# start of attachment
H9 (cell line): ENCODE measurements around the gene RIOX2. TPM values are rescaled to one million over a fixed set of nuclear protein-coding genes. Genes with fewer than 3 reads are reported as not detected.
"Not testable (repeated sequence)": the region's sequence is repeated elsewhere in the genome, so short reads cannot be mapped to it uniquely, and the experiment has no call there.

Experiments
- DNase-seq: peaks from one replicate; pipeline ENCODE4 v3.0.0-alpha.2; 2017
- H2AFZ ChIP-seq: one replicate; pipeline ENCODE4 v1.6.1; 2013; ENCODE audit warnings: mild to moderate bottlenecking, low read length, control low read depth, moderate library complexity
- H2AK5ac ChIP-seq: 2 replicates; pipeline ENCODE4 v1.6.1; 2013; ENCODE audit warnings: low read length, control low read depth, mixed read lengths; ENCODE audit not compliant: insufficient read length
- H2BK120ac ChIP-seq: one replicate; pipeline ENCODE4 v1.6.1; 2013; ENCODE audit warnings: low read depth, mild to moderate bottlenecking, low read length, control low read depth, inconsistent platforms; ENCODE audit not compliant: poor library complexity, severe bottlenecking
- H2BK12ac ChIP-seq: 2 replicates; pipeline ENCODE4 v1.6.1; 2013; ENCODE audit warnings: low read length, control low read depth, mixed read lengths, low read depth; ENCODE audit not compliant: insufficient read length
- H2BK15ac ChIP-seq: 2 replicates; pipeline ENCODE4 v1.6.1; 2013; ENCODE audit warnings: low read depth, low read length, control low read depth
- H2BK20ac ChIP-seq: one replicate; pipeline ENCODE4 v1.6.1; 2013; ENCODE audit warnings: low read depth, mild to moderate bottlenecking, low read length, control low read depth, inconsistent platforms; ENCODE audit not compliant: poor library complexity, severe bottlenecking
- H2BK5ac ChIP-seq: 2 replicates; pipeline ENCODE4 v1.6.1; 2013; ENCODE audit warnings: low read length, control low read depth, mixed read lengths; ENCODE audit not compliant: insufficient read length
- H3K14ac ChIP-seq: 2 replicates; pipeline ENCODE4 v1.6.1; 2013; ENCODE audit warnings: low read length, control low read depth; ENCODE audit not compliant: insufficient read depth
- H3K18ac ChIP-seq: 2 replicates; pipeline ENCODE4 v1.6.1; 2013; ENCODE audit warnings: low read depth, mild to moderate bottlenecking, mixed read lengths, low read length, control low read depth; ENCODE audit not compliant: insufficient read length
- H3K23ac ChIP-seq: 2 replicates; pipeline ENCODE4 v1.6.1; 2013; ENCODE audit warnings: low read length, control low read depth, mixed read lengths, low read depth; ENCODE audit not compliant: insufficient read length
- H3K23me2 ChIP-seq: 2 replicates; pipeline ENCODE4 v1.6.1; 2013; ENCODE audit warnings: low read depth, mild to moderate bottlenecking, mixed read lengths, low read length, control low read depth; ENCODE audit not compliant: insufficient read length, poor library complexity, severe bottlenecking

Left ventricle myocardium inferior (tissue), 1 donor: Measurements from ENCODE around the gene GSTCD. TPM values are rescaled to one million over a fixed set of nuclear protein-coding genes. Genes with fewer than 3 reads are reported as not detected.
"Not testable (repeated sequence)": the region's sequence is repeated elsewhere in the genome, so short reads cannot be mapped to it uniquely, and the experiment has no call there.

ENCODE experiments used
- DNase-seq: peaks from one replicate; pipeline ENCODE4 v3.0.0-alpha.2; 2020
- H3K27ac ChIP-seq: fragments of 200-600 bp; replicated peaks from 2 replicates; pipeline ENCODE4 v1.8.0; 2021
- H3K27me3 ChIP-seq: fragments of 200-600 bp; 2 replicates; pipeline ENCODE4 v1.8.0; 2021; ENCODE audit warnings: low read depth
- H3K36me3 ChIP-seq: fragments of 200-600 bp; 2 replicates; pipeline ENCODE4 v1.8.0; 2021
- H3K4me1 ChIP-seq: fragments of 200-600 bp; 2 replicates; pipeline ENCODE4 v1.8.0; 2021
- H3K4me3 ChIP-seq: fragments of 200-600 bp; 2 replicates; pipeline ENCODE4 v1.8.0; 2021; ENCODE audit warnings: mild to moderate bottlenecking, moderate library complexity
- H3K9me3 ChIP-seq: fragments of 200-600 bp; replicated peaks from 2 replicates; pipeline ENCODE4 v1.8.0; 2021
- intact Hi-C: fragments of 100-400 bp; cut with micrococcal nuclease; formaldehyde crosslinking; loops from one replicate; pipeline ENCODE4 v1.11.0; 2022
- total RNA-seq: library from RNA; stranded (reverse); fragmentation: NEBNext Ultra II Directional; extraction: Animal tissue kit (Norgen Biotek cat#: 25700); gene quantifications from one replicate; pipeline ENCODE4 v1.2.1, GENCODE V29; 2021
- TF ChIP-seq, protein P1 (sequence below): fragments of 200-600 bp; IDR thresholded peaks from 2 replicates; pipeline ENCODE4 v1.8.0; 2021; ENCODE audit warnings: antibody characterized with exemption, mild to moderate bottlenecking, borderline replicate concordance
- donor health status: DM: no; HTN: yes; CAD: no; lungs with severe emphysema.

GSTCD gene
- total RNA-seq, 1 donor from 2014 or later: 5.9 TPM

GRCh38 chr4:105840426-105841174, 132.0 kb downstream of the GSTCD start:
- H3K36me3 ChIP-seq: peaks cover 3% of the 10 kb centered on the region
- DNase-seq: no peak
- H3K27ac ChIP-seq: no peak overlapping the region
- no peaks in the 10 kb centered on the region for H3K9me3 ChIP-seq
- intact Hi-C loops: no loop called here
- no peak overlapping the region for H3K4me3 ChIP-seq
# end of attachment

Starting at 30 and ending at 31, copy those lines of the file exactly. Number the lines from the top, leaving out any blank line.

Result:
GSTCD gene
- total RNA-seq, 1 donor from 2014 or later: 5.9 TPM